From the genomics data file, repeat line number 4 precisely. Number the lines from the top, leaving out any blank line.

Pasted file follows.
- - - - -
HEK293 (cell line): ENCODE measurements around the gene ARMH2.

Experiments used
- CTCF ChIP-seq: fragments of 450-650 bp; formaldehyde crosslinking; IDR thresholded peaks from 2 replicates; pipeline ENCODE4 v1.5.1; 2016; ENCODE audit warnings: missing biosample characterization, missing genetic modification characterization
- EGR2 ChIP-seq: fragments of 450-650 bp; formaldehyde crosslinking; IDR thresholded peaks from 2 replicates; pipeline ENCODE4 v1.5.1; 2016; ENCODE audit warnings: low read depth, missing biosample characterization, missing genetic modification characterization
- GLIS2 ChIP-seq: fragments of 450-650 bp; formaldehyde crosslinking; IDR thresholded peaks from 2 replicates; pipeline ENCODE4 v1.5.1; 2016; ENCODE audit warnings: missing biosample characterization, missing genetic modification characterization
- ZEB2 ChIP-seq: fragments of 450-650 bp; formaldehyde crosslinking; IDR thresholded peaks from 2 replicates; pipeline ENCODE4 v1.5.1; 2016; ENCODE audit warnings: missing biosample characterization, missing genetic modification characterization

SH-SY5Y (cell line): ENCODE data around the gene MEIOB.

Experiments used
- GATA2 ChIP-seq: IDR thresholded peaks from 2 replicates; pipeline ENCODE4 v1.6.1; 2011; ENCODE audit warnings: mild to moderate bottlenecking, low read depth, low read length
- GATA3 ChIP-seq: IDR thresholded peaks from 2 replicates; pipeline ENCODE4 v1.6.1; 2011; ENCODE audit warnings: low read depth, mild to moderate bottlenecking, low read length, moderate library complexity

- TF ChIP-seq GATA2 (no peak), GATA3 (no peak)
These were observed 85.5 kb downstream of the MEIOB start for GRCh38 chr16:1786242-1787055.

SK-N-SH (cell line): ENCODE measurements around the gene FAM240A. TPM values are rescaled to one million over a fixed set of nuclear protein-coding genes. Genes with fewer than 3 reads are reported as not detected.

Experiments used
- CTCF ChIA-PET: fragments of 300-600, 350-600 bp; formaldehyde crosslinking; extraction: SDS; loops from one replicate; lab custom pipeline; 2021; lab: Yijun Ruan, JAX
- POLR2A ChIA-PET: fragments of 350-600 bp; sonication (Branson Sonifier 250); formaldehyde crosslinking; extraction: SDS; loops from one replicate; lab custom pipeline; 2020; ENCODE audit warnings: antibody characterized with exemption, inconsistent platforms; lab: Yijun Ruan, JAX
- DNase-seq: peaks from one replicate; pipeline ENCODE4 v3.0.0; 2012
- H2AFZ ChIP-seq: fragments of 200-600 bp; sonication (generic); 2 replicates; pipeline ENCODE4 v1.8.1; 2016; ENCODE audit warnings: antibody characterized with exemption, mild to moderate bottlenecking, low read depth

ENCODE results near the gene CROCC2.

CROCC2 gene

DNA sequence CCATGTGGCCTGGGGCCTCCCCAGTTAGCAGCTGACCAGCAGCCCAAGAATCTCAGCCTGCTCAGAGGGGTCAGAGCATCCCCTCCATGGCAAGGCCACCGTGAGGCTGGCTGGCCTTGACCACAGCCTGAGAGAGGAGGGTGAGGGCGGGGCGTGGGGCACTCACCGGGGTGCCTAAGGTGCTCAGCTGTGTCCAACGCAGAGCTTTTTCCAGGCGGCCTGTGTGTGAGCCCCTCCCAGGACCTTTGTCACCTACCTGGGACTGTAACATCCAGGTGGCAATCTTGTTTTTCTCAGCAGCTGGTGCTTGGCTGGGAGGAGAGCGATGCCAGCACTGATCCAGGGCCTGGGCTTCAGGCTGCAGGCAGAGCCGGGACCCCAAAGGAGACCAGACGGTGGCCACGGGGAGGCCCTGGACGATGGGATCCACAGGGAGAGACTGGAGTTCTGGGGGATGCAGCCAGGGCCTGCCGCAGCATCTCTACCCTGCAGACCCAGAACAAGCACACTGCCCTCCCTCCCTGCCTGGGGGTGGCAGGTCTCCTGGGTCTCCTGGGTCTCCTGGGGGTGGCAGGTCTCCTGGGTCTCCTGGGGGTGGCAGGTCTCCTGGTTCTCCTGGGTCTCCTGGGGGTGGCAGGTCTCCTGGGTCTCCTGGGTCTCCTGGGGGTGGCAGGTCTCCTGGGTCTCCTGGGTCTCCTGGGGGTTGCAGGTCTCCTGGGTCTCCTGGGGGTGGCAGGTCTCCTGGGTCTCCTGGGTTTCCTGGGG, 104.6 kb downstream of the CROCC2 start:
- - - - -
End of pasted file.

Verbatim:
- EGR2 ChIP-seq: fragments of 450-650 bp; formaldehyde crosslinking; IDR thresholded peaks from 2 replicates; pipeline ENCODE4 v1.5.1; 2016; ENCODE audit warnings: low read depth, missing biosample characterization, missing genetic modification characterization